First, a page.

They were befuddled as inequality was outlandish to them. They believed in collectivism, not independent existence. This reminds me of Ubuntu, a term from the Nguni language in South Africa. It means: “I am because we are.” So, it is humanity towards others. Nelson Mandela explained its philosophy that it does not mean one should not make efforts for self-aggrandisement, but should one desire to progress along with others? English anthropologist E.E. Evans-Pritchard, in The Nuer: A Description of the Modes of Livelihood and Political Institutions of a Nilotic People, wrote about the Nuer tribe of north-western Africa that in a Nuer village, nobody will remain hungry unless all are hungry. It means people share with others whatever they have, and no one will be allowed to starve till the last morsel is available inthe village.
Reports about the growing number of billionaires and the yawning gap between the affluent and the indigent have become routine and hardly come as a shocker. However, regurgitating the trite, India has now 131 billionaires — the third highest in the world after China and the United States — according to the Harun Rich List 2018. Oxfam India’s “India Inequality Report 2018: Widening Gaps” rubbishes the trickledown theory of economics, which believes in letting the privileged prance as the profits perforce percolate to the poor. It says that in 2018, the total wealth of India’s billionaires grew by 35 per cent to $440 billion, while the poorest 10 per cent (136 million) remained in debt (worse than destitute) since 2004.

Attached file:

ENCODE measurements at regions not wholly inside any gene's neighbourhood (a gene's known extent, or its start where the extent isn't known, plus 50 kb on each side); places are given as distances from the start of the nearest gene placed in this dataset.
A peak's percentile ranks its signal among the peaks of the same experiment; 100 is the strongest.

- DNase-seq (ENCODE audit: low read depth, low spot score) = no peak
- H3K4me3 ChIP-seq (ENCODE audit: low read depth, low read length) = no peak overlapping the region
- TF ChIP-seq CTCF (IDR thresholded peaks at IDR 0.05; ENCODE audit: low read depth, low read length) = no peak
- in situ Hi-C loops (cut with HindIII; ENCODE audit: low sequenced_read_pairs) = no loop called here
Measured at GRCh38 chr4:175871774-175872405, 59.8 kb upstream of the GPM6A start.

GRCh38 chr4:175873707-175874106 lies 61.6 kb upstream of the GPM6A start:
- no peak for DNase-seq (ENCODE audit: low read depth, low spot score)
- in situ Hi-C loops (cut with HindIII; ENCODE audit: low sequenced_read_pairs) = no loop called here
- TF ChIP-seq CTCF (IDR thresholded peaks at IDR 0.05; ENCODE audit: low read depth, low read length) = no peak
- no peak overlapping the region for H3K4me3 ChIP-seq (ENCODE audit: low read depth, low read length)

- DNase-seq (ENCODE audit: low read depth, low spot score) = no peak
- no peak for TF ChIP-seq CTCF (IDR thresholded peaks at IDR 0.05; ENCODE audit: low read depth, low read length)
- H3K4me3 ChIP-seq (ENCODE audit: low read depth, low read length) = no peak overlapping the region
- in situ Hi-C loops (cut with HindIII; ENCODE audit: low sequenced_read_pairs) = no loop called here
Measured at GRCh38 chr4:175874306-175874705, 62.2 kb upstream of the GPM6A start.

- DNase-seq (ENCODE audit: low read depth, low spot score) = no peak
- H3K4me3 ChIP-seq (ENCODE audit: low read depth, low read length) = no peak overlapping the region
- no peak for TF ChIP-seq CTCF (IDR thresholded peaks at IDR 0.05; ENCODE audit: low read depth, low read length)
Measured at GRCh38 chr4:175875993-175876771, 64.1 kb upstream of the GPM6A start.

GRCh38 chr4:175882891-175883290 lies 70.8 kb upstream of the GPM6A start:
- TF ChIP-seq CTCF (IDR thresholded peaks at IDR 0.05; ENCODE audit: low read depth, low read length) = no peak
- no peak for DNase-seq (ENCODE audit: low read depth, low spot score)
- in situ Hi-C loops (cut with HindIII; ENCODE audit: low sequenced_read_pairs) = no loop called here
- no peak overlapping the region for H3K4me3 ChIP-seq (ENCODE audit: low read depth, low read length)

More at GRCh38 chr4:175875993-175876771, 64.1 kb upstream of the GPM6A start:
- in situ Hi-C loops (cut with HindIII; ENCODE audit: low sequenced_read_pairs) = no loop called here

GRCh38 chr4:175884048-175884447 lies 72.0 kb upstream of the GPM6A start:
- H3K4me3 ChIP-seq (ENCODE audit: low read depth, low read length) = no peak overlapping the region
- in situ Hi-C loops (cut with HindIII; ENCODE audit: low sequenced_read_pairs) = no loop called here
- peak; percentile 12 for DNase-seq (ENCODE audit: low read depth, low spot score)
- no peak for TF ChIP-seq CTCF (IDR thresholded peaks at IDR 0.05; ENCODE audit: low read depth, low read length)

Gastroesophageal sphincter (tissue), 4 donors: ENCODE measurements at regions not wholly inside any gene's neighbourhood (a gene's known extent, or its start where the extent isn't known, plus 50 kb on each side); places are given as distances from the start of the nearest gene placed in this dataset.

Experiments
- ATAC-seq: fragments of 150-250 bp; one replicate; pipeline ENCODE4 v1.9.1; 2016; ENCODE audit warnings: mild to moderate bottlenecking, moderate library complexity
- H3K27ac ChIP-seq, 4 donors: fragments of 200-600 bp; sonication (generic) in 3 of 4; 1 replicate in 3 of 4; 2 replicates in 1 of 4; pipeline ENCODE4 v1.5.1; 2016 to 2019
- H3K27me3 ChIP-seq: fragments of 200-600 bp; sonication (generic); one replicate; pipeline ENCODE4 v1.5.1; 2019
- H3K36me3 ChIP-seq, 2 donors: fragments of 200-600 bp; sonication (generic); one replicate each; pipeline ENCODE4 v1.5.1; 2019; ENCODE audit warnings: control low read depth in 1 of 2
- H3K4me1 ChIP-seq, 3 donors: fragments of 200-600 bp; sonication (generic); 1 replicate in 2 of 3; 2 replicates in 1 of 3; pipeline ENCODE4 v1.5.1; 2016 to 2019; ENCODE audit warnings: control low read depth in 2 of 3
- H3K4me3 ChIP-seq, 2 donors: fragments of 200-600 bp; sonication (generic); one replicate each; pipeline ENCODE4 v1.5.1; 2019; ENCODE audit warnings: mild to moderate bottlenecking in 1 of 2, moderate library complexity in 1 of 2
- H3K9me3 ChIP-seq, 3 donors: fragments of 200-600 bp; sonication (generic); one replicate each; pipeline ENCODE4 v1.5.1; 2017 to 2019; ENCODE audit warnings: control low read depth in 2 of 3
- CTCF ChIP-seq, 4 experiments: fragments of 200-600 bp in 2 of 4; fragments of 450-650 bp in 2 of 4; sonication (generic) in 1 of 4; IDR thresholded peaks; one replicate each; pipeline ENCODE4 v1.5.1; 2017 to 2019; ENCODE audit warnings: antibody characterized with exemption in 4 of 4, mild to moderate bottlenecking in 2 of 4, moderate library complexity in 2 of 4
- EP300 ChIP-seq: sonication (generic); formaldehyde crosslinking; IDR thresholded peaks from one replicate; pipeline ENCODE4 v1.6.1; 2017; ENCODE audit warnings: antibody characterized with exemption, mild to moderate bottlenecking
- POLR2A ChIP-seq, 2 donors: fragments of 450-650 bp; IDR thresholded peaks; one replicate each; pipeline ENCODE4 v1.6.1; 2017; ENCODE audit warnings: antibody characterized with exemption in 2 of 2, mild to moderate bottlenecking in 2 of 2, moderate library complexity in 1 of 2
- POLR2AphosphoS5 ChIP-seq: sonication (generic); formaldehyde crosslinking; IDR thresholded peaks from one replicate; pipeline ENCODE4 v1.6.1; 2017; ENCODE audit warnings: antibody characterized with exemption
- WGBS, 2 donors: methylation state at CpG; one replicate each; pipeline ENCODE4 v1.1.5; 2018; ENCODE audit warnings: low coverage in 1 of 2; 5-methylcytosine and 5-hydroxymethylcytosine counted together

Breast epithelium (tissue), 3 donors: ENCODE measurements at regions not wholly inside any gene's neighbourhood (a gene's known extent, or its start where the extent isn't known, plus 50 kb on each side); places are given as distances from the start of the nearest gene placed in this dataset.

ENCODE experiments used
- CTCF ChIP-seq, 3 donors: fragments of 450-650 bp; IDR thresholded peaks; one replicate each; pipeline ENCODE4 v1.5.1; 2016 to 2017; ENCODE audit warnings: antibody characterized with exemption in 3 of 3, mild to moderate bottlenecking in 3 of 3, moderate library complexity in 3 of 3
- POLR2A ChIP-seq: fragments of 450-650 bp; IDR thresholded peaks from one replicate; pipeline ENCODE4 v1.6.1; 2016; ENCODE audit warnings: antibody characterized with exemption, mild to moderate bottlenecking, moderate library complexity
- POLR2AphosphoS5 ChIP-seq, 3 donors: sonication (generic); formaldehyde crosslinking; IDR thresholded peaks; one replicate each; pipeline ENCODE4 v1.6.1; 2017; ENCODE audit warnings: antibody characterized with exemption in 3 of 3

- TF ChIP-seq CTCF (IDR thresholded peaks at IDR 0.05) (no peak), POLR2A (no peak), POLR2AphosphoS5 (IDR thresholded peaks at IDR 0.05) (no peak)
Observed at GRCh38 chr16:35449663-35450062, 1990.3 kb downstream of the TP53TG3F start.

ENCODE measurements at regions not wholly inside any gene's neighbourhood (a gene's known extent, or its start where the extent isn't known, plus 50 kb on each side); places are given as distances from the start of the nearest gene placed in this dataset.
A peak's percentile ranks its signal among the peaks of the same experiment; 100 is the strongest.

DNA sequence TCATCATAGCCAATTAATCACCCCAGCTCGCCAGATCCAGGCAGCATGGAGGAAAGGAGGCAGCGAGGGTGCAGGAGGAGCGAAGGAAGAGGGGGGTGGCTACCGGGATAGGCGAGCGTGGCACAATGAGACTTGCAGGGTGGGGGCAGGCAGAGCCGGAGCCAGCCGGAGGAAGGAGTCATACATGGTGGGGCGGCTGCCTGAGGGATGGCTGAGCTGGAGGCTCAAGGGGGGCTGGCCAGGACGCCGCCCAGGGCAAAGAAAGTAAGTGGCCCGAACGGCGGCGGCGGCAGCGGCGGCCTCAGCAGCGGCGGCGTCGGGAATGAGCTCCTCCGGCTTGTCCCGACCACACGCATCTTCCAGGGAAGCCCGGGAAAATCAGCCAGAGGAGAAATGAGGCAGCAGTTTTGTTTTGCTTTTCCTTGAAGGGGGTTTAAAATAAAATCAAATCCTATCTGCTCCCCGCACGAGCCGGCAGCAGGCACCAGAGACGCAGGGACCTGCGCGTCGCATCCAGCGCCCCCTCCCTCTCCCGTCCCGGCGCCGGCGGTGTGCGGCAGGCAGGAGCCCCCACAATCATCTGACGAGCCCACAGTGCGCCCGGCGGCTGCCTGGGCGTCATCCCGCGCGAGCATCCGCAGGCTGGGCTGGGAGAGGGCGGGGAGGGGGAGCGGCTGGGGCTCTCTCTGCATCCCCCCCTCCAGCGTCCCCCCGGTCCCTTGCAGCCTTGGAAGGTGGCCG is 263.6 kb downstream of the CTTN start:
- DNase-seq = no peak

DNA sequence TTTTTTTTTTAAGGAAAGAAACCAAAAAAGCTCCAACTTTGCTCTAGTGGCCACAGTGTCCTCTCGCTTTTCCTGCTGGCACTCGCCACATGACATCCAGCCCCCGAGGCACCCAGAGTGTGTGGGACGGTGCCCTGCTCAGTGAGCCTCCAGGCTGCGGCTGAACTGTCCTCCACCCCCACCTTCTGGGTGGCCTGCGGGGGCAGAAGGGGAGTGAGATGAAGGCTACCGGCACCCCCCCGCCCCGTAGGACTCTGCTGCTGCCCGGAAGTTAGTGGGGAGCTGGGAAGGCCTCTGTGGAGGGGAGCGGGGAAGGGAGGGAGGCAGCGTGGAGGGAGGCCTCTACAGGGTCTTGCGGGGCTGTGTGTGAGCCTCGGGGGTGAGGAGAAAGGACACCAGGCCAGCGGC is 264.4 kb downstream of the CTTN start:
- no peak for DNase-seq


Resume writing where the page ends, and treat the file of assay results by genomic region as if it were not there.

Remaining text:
India’s first Prime Minister Jawaharlal Nehru in his famous “Tryst with Destiny” speech at the midnight of August 14-15, 1947 set the goals for a free India: “The service of India means the service of the millions who suffer. It means the ending of poverty and ignorance and disease and inequality of opportunity.” Though the Constitution of India does not explicitly envisage a welfare state, its directive principles of the state policy talk of welfare of the people and removal of inequality in unequivocal words. Article 38 mandates that the State shall strive to secure a social order for the promotion of the welfare of the people, and to minimise the inequalities in income. The eloquent promises and the constitutional mandates have not been actuated. In 1971, Indira Gandhi rustled up the slogan “Garibi hatao” (eradicate poverty) and wheedled the doddered hoi polloi into voting for her party. However, the eradication of poverty remained wishful thinking.
If poverty is to be extirpated and society is to usher in egalitarianism, both the State as well as civil society will have to make honest efforts. Demagogy can wangle votes, but can’t change society. Nor can the State alone effect such momentous changes. It will happen if people, like the tribals of Brazil, consider everyone as half of one another. Mahatma Gandhi too was worried about the unequal distribution of wealth. But instead of abolishing private property or going for a class war, he propounded the concept of trusteeship: A trustee is one who holds property in trust for another/others. He found that the classes and the masses, as he put it, stood side by side and we could not start with a tabula rasa condition and build a just society in the desired manner.